CB: Is Sauce scalable as a business grows? How does it function differently for small, medium, and large ecommerce businesses?
MQ: Most definitely.
The larger a store gets, the more they should be segmenting. With more customers, specific niche segments of customers become worth segmenting and personalizing for.
What we see is small stores tend to focus on email and some ads, large stores do these as well as some really cool things with dynamic content personalization.
CB: Where does Sauce want to be in the future?
MQ: In 1 year, we’re planning to have a larger team of developers and marketers. With all the data we handle we have some pretty crazy insight into how customers behave so I’d love to see us in a better thought leadership position.
In 3 years, we plan to have offices in a few other continents and an integration with every ecommerce marketing tool worth its weight.
In 5 years we plan for Sauce to be a name synonymous with ecommerce and ecommerce marketing, much like Hubspot is with inbound marketing. There’s quite a way to go yet!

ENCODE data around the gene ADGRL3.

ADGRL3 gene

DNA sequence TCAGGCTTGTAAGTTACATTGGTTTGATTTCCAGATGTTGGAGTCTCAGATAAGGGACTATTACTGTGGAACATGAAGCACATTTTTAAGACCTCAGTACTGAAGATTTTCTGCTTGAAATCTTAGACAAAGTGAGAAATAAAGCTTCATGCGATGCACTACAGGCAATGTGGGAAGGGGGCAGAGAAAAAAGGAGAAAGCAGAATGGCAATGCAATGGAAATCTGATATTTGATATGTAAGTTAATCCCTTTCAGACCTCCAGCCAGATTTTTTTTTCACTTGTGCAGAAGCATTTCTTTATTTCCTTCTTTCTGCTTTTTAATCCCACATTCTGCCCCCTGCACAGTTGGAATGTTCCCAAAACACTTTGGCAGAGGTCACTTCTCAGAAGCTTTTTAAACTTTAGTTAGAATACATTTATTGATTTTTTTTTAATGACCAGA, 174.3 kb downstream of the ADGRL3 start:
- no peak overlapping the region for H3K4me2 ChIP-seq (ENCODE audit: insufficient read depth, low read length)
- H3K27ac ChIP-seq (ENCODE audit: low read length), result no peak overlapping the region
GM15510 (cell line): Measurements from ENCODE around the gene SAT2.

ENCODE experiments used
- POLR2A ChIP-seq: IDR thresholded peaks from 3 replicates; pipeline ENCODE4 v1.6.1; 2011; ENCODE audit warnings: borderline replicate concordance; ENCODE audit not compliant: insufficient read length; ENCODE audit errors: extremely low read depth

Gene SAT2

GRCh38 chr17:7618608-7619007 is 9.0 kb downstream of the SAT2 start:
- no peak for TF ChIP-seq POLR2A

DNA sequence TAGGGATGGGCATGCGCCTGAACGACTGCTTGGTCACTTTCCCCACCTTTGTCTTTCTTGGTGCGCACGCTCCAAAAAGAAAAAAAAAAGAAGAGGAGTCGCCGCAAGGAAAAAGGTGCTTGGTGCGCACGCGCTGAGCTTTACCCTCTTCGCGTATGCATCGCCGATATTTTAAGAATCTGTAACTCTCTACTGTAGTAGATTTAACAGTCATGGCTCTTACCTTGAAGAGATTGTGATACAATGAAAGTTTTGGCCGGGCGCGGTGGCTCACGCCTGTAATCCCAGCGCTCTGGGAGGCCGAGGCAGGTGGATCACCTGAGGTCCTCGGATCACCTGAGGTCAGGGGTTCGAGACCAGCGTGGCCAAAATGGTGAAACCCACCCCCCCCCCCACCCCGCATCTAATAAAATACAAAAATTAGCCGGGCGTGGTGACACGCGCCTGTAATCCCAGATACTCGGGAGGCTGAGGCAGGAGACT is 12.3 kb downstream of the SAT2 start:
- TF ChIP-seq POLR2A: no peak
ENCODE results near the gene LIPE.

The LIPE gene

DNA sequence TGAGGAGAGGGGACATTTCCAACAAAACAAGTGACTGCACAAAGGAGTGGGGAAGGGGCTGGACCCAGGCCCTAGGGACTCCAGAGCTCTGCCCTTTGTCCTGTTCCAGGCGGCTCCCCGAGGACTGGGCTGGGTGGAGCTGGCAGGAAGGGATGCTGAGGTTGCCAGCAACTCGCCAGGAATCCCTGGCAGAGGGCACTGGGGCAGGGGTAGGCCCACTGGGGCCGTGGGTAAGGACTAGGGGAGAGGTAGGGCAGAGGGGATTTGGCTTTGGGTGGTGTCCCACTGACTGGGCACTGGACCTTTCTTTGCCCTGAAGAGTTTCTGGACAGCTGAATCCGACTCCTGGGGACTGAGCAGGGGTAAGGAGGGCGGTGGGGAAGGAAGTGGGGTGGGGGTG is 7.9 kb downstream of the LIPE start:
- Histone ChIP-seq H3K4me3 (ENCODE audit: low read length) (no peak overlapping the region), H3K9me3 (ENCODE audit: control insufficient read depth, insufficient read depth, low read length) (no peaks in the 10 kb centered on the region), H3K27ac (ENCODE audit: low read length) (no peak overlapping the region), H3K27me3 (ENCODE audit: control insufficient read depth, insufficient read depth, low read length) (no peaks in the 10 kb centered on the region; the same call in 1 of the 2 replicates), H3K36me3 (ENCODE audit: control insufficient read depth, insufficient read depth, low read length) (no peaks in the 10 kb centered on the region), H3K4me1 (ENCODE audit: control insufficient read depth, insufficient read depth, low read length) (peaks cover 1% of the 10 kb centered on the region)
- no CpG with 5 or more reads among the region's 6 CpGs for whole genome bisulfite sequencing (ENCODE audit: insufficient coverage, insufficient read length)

CB: What’s one mistake you made as a company that you’d never take back, and why?
MQ: When we became the incredible customer segmentation product that we are now, we decided to stick to Shopify, build up a loyal fan base and hold off on moving to other shopping platforms.
From a growth perspective this is a huge mistake as we were limiting our potential client base, but what we were able to do is add features and personalization conditions that we had previously not thought of. The team and clients at Shopify has been outstanding with managing the relationship, providing feedback and helping us get ready for our next big push.
We’ve just integrated with Magento and hit the ground running. This wouldn’t have been possible if we hadn’t just stuck to Shopify in the beginning.
CB: If you could change one thing about Sauce, what would it be?
MQ: We’d be based in California. It’s not that London doesn’t have a startup scene, but most of our clients are based in California, and we would love some sunshine. Anything we can do to get closer to our customers can never be a bad thing.